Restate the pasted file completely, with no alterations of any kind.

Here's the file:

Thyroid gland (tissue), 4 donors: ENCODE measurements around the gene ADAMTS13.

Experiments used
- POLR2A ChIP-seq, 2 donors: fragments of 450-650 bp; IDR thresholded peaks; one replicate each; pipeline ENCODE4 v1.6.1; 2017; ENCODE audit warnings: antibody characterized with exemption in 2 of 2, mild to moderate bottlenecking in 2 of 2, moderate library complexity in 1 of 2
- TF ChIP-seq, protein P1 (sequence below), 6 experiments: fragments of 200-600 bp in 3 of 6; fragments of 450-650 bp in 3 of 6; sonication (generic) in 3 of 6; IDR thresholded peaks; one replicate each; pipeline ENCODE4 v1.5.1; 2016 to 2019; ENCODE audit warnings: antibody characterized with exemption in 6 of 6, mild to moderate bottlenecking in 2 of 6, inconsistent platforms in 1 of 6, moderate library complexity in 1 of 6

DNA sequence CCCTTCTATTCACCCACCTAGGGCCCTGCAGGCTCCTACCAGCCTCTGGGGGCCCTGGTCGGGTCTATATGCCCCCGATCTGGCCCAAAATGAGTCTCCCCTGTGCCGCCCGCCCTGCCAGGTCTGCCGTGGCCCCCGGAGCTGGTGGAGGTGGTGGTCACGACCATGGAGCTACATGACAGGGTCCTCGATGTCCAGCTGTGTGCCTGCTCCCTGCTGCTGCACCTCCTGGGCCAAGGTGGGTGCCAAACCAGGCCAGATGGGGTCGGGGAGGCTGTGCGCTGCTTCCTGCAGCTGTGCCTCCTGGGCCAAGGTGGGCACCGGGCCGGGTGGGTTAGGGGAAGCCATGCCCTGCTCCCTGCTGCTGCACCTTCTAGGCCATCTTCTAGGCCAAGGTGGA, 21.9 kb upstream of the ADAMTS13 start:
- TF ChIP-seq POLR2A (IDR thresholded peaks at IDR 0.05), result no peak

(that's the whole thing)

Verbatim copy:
Thyroid gland (tissue), 4 donors: ENCODE measurements around the gene ADAMTS13.

Experiments used
- POLR2A ChIP-seq, 2 donors: fragments of 450-650 bp; IDR thresholded peaks; one replicate each; pipeline ENCODE4 v1.6.1; 2017; ENCODE audit warnings: antibody characterized with exemption in 2 of 2, mild to moderate bottlenecking in 2 of 2, moderate library complexity in 1 of 2
- TF ChIP-seq, protein P1 (sequence below), 6 experiments: fragments of 200-600 bp in 3 of 6; fragments of 450-650 bp in 3 of 6; sonication (generic) in 3 of 6; IDR thresholded peaks; one replicate each; pipeline ENCODE4 v1.5.1; 2016 to 2019; ENCODE audit warnings: antibody characterized with exemption in 6 of 6, mild to moderate bottlenecking in 2 of 6, inconsistent platforms in 1 of 6, moderate library complexity in 1 of 6

DNA sequence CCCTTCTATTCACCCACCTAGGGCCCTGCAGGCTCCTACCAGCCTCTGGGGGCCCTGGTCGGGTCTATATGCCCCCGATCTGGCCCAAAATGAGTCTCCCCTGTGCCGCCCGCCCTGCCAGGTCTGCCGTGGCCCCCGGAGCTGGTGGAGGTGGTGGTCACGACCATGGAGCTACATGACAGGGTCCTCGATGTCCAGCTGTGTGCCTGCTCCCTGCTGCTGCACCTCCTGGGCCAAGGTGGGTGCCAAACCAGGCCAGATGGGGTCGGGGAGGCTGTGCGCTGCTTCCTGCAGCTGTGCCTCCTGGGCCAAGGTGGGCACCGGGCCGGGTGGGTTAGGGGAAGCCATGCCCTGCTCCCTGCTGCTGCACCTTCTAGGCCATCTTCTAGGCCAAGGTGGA, 21.9 kb upstream of the ADAMTS13 start:
- TF ChIP-seq POLR2A (IDR thresholded peaks at IDR 0.05), result no peak